This is an artist's conception of the river turtle Boremys, which is one of the first known species whose existence actually improved in the immediate aftermath of the massive extinction event, 65 million years ago.
Walter Joyce of the University of Tubingen's Institute for Earth Sciences explains just how Boremys did so well for itself:
"We believe that aquatic turtles were particularly resilient to the meteorite impact because they naturally possess a wide behavioral repertoire that allows them to survive bad times. When it gets too cold, aquatic turtles naturally will hibernate. When it gets too hot or dry, aquatic turtles will estivate (dig themselves into mud holes and wait out the problem). These are tools that come in handy during regular times, but apparently also during meteorite impacts."
This turtle is one of a number of species that briefly filled the void left behind the dinosaurs, who were completely wiped out along with many birds and marine species in the wake of the massive meteor impact. Boremys was small, with a shell that was on average only about 9.8 inches long. Its jaw suggested that it could eat just about about anything from plants to fish, which would have probably come in handy as the rest of the world went through chaotic upheaval and food resources became less than dependable.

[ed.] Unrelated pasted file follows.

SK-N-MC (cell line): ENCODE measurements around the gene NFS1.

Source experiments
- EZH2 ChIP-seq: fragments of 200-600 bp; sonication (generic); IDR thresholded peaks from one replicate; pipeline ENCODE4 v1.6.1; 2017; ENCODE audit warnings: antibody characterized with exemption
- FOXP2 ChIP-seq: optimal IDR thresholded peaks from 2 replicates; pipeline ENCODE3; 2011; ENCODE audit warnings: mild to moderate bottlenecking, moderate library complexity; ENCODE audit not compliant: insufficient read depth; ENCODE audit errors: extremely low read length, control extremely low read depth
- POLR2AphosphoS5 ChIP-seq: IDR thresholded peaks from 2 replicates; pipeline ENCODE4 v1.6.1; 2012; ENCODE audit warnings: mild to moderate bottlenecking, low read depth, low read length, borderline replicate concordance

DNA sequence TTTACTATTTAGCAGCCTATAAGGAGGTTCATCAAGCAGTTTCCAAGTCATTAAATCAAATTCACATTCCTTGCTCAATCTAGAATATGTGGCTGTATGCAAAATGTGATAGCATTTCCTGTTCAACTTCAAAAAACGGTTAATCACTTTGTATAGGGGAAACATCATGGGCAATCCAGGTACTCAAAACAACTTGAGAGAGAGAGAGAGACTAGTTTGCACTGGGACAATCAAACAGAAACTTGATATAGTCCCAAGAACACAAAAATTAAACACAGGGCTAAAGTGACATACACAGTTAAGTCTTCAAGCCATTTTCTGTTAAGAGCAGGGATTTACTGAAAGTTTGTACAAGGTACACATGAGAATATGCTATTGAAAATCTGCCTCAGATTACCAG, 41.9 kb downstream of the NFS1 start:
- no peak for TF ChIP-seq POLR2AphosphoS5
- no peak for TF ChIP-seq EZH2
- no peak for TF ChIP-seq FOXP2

"While large land animals must have dropped dead by the hundreds, it appears that many small to medium-sized aquatic amphibians, such as frogs and salamanders, as well as reptiles (turtles, the crocodile-resembling champsosaurs, actual crocodilians, and lizards) generally did well, likely because all of these groups naturally have techniques that help them to survive bad times."
So why did Boremys ultimately die out? It appears that this species, along with many other ancient turtle species, could not retract its head inside its shell when threatened like its modern counterparts. That would have left it vulnerable to attack, and the emergence of mammals in the Tertiary period is probably what ultimately did in this shockingly resilient species.
Via Discovery News.